Flexible Goals, Essential 6 from Anat Baniel, for Autistic parenting and a good life

If you push your child to get to the result that YOU want,
it may well be something
out of their capabilities

Results:
they will feel awful

They will learn to think of themselves as a failure

You and they will miss all the little bite sized steps that they COULD be doing

There is a wonderful story in this chapter,  of a child, with developmental delay,
who,
in the first set of lessons,
when she wasn’t pushed to “do it right” and crawl this instant,
or do something in the therapists or parents wanted,
but took small learning delights, that when she wasn’t pushed, 

but was followed where she was at,

and then her learning took off…

she made deep and  real progress


Then she went away for awhile,

after having learned rolling over and crawling and all the things

she hadn’t been able to learn when they were being foisted on her.


She went away for awhile.
Alexa did.

When kindergarden came the pressure was on big time to talk.
She wasn’t taking lessons any more.
A speech therapist at school was busy trying to strengthen her facial muscles
Alexa was having tantrums
and not learning how to talk

She was miserable and the goal of cramming speech down her throat,
more or less literally,
was backfiring big time.

So Anat, gave her a lesson where,
one,
she talked and talked and talked, Anat did,
demanding nothing from Alexa, but flooding her with language.

Suddenly, when Anat asked a question, Alexa gave a “Yes” back,
because she was enjoying the connection, ( Anat was moving her body
in the amazingly gently and feeling great ways of a lesson
(( COME GET A LESSON, OR A SERIES— dear  PARENTS,
IT WILL CHANGE YOUR LIFE)) — the talking was “extra” over the body
learning and bliss.)

Alexa felt no pressure to talk,
so she did.

Two:
Then Anat started talking a bunch of NONSENSE SYLLABLES
to Alexa.
Who was fascinated.
Then Anat turned the nonsense syllables into the clear intonation of a question,
and Alexa gave her back a nonsense syllable answer.


 (An aside, this is a great way for grown up couples to argue)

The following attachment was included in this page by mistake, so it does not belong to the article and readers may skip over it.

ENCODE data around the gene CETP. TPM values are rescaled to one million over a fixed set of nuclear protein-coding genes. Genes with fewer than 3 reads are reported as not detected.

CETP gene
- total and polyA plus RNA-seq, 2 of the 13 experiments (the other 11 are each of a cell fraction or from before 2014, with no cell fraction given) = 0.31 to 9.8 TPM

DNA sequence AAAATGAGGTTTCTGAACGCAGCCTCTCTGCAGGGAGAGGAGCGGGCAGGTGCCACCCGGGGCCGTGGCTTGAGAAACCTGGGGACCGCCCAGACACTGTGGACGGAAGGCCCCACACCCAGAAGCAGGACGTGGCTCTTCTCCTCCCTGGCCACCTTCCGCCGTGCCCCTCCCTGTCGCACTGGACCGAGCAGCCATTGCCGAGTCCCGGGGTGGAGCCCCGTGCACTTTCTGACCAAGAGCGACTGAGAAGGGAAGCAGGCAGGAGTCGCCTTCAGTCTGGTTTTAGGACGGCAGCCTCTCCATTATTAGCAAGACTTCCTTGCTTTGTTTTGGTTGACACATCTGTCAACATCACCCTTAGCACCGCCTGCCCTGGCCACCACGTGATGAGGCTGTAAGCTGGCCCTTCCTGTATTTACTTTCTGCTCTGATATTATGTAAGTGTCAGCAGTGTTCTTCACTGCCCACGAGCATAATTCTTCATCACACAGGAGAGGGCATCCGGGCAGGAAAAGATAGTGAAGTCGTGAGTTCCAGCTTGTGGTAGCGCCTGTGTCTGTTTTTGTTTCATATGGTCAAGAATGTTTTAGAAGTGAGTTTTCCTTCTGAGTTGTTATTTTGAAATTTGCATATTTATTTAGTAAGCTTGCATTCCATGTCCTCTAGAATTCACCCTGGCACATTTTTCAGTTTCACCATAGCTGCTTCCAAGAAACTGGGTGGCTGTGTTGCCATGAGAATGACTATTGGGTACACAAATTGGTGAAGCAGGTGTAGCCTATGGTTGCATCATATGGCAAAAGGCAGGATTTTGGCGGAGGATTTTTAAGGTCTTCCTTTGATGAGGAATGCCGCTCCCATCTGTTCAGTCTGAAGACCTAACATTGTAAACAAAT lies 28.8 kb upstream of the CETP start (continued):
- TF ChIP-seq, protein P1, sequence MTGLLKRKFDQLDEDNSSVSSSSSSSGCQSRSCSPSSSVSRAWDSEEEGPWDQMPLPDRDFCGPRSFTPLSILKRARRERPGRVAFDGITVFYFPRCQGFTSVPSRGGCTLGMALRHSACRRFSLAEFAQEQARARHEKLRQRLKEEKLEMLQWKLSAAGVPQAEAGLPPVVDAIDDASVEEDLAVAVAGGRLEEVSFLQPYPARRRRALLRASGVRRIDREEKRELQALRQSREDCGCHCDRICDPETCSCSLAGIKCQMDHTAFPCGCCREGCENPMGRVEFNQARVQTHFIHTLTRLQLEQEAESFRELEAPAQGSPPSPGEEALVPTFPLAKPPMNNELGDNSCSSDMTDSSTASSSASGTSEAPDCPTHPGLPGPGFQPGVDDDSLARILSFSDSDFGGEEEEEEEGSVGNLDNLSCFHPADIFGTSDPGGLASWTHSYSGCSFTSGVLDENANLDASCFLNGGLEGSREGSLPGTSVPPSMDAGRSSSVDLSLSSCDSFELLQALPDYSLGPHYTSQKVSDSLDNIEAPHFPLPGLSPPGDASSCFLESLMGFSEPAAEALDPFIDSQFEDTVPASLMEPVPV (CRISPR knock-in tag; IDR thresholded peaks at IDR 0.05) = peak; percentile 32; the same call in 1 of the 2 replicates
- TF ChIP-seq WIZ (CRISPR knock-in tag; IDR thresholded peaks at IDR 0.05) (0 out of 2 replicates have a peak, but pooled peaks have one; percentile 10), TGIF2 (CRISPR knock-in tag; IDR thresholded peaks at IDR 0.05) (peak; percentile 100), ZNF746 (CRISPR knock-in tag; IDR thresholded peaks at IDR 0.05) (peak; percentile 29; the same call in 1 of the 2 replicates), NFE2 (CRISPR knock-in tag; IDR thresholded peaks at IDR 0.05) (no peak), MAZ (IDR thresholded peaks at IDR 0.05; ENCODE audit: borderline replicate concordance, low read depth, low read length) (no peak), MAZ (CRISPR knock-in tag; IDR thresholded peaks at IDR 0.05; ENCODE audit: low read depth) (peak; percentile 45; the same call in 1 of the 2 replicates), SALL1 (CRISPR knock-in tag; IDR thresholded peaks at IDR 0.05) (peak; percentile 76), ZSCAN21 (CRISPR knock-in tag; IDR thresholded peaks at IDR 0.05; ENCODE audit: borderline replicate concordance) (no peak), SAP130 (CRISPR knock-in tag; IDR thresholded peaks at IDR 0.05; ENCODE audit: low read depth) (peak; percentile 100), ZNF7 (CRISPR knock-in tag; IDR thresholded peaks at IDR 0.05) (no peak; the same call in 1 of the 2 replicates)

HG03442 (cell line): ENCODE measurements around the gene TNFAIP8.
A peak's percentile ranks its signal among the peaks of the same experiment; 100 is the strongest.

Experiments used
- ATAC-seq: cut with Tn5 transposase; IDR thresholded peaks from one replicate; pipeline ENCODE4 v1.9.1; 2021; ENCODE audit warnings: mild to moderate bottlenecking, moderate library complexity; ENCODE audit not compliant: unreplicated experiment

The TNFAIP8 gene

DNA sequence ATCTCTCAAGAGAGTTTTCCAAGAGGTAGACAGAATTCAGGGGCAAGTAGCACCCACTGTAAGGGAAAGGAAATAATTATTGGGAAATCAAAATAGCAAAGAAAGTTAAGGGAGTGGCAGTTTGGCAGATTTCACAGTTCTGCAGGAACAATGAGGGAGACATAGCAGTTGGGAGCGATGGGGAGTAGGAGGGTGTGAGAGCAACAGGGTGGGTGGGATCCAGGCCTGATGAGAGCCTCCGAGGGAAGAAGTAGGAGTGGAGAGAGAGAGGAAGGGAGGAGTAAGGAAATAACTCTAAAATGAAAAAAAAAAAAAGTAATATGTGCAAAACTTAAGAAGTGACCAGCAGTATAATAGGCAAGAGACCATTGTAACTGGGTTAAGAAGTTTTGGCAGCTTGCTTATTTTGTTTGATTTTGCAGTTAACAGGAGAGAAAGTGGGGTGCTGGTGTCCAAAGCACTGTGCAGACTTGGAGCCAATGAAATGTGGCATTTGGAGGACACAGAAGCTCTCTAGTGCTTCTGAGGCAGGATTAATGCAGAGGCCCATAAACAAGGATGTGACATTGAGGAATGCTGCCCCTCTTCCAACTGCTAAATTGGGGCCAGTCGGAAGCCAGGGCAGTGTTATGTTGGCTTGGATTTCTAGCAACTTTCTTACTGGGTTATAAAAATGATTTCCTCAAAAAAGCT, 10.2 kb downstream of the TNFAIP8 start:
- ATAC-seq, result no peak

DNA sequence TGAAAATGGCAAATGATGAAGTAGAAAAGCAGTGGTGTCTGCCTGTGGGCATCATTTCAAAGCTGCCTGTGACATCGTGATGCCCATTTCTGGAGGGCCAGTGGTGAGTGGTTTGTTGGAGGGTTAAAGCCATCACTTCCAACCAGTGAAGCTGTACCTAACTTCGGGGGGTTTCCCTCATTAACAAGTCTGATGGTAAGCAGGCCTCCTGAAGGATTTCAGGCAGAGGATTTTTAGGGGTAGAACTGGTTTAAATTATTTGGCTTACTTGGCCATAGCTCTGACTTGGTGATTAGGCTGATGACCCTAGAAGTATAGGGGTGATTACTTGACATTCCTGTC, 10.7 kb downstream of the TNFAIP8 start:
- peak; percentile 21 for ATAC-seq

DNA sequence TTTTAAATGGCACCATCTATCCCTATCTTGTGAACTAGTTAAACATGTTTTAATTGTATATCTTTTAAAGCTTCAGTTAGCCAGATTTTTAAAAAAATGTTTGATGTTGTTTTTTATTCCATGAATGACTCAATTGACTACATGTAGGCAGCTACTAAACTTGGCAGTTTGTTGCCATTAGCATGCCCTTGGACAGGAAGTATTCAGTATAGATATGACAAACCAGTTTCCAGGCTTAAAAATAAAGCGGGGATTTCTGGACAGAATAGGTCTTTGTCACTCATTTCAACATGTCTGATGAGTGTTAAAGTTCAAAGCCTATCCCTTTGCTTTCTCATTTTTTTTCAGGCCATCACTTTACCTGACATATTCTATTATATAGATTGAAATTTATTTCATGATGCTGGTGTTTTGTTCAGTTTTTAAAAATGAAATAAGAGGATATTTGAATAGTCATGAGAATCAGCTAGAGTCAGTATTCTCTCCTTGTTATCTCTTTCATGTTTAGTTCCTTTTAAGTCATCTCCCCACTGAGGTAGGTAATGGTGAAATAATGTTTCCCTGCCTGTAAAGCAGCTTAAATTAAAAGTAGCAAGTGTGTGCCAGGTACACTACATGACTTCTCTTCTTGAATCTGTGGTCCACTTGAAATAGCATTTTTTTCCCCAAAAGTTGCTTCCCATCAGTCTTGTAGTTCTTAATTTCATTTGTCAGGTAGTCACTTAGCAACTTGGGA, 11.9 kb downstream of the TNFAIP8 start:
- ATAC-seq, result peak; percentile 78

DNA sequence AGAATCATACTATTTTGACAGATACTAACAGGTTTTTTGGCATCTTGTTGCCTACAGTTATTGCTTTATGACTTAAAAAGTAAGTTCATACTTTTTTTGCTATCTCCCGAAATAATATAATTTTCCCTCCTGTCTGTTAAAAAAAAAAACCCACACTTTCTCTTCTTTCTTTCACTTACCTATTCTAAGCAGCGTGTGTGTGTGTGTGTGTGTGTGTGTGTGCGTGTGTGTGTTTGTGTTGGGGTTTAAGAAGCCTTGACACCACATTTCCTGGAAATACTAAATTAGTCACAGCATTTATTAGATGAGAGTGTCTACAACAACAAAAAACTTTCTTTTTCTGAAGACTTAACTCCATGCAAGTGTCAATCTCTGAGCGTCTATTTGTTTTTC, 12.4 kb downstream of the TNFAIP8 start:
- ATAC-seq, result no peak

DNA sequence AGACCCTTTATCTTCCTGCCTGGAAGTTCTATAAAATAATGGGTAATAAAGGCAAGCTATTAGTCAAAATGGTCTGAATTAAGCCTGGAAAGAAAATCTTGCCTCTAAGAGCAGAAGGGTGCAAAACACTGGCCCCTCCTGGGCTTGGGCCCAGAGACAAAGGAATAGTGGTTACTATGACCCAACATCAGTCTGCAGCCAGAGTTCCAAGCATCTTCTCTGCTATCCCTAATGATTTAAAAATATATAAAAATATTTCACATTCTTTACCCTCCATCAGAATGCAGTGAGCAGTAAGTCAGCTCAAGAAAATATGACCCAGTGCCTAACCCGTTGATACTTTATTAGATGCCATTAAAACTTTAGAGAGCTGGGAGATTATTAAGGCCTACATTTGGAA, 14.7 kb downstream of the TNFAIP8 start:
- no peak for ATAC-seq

She was talking,
at a basic level, for the first time in her life.

Anat ended the lesson at 30 minutes.
The lessons are about giving the child the maximum for real learning.
Too much can degrade the learning.

But the little girl said, “No.”
A first.
She didn’t want the lesson to end.
Anat playfully, “yes.”
then “no” “yes” back and forth as a game.

Then, Alexa leaves and runs back, “No, No, No”
“Yes, yes, yes.”

Anat agrees to continue lessons in the following weeks

if
No more speech therapy
No one in school or at home tries to get Alexa to talk.

This is agreed,

So, of course,
she learns.

Almost instantly, once the learning becomes a game
and the
pressure is off

And so, gentle reader,
Anat offers several key suggestions:

Identify 
small changes as subsets of a bigger goal

Back Off
if you discover yourself pushing where you want to go,
not where your child is ready to learn

BE ALERT
( this is mine)
pay attention to any and all small learnings,
have fun there

Don’t buy into the standard stuff
Like “tummy time”

Play
Where learning is happy, the brain groves it in

Embrace the process, not the goal:
Same as the whole post…
It’s the discovery that makes a bigger brain and a happier child

Reversibility
Change direction,
Sail where the wind will let you
Don’t force the river
all that good enlightenment stuff
applies to the simplest learning of your wonderful child

This is backing off, but the more active version:
back away from your set course,
and try something else

try anything else

Embrace mistakes:

Cherish the Connection
not the product/ goal/ task

These last two,
should be mottos in everyone’s life

but only if they want to be happy

This entry was posted in Uncategorized. Bookmark the permalink.

Leave a Reply

Your email address will not be published. Required fields are marked *